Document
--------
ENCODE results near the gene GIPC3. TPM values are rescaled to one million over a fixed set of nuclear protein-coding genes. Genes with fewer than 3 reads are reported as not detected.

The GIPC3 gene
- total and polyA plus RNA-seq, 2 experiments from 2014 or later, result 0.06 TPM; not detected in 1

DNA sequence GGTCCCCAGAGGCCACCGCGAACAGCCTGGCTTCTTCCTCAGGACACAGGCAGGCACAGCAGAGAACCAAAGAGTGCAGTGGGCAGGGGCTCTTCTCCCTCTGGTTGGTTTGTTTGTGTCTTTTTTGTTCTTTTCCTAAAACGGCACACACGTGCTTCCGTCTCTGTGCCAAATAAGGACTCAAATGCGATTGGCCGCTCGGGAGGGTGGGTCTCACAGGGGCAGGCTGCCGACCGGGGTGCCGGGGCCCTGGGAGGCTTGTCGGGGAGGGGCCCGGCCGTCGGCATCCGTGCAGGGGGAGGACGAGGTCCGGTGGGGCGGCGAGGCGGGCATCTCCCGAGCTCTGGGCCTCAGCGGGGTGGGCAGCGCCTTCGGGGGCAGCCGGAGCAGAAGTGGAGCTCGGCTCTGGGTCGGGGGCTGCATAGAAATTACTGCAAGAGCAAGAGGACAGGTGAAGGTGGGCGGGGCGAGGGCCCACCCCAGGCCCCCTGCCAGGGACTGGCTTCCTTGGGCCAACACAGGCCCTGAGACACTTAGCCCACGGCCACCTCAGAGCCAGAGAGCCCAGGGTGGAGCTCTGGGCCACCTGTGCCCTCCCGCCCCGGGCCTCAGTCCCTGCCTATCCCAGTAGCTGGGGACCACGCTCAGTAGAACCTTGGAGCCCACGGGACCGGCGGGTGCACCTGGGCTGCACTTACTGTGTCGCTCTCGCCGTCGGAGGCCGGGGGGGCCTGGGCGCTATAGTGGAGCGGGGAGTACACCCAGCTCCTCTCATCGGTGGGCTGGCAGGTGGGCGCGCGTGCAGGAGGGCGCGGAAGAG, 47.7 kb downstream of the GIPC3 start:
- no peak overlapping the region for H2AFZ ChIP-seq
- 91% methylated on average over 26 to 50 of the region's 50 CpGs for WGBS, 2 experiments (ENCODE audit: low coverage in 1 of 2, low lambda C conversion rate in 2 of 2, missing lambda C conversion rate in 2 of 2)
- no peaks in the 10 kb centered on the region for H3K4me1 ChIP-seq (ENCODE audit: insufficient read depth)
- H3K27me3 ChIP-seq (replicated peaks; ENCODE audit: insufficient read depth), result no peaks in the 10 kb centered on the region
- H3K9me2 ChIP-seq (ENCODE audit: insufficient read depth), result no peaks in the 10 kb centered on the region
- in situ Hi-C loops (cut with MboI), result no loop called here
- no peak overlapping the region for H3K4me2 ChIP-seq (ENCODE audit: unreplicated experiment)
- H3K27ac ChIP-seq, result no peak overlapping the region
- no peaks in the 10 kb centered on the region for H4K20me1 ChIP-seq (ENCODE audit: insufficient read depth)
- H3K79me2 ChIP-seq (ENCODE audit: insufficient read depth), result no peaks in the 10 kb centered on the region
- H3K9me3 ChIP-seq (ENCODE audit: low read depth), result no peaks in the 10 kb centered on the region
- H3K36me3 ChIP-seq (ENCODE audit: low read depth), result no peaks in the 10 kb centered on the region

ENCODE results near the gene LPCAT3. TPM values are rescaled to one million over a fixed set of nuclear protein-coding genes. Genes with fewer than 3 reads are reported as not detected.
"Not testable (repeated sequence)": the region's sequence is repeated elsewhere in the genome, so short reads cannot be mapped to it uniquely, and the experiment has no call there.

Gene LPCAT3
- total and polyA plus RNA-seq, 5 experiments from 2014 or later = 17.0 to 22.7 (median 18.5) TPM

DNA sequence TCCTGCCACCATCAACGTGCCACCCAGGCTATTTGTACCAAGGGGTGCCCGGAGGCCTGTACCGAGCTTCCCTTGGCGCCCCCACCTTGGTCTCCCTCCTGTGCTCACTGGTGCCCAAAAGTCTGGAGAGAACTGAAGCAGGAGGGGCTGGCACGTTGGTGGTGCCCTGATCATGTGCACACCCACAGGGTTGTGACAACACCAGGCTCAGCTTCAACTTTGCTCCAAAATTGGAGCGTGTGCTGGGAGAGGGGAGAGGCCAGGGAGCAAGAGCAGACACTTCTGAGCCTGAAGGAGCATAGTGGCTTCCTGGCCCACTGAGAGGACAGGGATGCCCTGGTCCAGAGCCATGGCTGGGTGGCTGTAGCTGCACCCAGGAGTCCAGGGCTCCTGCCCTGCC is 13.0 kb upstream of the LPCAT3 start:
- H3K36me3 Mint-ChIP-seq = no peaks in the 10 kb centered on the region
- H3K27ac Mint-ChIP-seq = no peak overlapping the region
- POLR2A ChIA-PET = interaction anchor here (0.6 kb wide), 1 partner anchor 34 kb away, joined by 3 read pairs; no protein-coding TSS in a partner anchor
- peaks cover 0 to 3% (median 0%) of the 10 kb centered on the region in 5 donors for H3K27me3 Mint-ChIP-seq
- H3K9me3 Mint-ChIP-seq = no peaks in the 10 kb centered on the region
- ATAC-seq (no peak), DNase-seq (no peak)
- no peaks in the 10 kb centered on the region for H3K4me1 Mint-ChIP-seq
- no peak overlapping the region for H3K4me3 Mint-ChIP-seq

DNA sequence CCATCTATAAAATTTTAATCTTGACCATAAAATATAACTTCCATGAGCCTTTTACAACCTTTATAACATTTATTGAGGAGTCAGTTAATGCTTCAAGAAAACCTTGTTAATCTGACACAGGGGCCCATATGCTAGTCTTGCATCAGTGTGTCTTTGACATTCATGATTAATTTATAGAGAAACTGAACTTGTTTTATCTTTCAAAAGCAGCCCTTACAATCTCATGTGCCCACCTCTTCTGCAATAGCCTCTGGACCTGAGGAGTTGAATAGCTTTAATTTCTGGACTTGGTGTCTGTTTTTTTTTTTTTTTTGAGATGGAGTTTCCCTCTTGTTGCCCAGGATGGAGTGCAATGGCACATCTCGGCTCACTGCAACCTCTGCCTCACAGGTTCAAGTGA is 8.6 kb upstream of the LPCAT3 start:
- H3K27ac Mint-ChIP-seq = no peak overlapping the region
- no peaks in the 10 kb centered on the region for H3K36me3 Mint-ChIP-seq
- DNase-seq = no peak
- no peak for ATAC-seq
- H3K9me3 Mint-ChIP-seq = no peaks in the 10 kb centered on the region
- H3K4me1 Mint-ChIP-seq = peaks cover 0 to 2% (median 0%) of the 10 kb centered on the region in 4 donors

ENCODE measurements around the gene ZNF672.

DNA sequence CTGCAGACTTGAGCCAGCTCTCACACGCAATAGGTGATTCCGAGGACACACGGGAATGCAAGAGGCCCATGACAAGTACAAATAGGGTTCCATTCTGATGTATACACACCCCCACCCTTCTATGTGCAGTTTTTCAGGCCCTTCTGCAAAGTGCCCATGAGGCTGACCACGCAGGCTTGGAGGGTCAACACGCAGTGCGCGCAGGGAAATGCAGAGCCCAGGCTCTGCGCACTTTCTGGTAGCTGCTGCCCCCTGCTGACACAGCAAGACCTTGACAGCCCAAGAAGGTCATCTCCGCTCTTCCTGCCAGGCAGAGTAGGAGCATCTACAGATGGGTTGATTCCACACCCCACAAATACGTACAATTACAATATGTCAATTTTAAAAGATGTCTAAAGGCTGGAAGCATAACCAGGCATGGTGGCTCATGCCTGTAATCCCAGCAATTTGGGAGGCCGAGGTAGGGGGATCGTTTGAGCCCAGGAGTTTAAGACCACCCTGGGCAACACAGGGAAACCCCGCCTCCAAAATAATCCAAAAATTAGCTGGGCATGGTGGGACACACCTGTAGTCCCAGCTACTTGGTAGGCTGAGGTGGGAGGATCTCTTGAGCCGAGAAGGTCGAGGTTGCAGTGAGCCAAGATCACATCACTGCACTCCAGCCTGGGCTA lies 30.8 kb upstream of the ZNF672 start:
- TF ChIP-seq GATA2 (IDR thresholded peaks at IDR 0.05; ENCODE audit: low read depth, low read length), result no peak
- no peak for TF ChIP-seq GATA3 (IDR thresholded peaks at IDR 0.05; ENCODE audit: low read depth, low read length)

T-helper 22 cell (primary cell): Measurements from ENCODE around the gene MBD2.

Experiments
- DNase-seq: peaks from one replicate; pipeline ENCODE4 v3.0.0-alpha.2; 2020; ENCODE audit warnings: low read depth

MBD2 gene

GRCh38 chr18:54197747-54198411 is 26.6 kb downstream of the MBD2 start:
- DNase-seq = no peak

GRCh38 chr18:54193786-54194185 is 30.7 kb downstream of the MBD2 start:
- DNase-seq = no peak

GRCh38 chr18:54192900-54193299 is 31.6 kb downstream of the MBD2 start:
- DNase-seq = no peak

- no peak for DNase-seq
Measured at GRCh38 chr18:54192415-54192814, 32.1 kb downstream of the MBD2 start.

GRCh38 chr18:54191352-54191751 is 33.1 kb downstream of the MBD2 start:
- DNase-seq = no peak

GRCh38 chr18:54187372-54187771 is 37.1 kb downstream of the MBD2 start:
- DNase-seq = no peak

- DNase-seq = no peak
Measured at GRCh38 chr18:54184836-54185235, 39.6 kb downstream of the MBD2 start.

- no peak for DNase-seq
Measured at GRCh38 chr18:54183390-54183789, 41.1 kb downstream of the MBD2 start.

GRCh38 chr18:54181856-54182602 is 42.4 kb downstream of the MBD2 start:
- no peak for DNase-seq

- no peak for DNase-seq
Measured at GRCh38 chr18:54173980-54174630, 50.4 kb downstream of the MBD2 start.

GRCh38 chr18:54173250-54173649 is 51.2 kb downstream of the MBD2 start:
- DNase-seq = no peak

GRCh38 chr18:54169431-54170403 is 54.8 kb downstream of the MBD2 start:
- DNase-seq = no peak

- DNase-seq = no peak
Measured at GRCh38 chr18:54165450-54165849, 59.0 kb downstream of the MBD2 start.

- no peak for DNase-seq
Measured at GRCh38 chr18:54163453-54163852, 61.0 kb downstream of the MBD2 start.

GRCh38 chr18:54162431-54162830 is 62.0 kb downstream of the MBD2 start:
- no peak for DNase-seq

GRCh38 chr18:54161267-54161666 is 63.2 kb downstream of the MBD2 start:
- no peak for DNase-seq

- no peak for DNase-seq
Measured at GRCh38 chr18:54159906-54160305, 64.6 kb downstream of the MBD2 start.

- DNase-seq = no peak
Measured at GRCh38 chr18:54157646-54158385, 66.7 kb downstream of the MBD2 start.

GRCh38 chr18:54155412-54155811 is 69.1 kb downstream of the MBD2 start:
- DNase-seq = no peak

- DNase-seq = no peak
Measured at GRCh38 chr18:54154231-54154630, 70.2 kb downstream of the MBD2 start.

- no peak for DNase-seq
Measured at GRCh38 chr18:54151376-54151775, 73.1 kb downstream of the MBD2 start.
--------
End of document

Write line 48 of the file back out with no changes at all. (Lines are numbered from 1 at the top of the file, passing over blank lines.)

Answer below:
- DNase-seq = no peak